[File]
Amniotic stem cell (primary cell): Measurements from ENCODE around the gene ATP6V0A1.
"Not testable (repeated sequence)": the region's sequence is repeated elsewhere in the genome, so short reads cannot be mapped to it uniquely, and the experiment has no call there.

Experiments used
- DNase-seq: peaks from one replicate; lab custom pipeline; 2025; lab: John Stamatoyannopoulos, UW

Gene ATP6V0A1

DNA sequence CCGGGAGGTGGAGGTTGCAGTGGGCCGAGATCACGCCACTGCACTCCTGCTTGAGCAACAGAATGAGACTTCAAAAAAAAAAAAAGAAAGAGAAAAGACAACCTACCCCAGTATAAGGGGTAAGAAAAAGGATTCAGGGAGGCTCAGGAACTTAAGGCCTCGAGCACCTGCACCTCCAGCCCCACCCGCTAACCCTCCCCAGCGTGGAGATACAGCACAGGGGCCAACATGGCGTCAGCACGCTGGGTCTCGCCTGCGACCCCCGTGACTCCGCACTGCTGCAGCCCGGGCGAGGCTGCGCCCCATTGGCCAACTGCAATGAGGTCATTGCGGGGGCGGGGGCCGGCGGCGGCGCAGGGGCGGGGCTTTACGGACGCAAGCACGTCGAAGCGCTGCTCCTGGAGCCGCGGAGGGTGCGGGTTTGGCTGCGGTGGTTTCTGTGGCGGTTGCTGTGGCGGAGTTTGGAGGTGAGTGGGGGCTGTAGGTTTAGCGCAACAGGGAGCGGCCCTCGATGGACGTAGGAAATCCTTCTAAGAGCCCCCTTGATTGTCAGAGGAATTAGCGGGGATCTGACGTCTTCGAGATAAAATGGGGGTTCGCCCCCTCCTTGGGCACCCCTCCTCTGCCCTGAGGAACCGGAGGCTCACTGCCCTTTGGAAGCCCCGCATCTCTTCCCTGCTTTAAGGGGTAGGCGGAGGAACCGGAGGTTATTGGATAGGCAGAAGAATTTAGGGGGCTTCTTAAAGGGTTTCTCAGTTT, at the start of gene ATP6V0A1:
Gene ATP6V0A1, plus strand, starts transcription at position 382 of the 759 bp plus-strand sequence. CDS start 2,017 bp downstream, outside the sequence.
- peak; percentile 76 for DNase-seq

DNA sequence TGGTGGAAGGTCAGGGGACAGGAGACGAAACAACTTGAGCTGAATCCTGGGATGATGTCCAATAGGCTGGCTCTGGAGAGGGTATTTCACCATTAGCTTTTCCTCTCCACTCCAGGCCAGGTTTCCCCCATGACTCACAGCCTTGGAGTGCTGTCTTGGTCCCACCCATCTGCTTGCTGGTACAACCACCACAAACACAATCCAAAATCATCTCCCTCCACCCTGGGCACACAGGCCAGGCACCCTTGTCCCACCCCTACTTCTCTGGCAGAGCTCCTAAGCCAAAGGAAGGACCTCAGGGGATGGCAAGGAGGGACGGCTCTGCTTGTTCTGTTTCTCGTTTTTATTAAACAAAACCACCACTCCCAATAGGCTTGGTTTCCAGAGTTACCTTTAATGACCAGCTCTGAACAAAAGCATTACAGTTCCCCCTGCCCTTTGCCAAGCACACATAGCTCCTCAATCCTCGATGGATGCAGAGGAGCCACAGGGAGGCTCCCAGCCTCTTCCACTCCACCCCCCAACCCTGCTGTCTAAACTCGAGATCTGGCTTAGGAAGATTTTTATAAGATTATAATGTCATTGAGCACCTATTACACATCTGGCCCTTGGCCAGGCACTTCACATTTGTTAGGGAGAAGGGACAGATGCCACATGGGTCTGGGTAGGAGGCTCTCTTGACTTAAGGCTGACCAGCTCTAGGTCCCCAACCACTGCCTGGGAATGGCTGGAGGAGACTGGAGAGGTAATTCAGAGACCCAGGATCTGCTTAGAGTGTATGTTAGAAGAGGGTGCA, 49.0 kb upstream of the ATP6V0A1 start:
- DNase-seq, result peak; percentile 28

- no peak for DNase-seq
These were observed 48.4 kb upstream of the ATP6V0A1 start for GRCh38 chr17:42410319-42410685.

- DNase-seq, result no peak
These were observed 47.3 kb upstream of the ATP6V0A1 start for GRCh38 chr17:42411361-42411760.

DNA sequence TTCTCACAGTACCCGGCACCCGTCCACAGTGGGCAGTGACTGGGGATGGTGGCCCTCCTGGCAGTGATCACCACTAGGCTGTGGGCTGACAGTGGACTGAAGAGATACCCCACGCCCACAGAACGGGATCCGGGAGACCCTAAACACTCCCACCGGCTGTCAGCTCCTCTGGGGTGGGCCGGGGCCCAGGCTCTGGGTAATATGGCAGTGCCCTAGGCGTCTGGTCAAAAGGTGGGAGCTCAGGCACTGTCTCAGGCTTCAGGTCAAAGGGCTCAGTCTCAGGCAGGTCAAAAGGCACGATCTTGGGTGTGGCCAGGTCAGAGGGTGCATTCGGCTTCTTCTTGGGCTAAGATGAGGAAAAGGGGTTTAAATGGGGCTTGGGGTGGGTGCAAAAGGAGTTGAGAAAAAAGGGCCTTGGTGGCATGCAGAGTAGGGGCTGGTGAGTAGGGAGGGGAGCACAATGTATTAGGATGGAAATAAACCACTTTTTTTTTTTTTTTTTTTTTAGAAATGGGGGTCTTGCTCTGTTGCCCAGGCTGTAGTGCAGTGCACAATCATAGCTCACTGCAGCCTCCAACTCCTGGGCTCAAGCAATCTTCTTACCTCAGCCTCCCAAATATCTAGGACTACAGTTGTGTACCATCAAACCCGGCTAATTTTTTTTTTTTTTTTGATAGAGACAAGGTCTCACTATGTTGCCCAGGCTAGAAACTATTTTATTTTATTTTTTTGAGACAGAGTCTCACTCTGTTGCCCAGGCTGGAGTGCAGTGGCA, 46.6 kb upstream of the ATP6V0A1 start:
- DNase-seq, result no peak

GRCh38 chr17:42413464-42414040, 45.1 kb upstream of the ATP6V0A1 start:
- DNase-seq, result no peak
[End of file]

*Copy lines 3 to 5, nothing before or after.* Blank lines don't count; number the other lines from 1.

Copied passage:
Experiments used
- DNase-seq: peaks from one replicate; lab custom pipeline; 2025; lab: John Stamatoyannopoulos, UW

Gene ATP6V0A1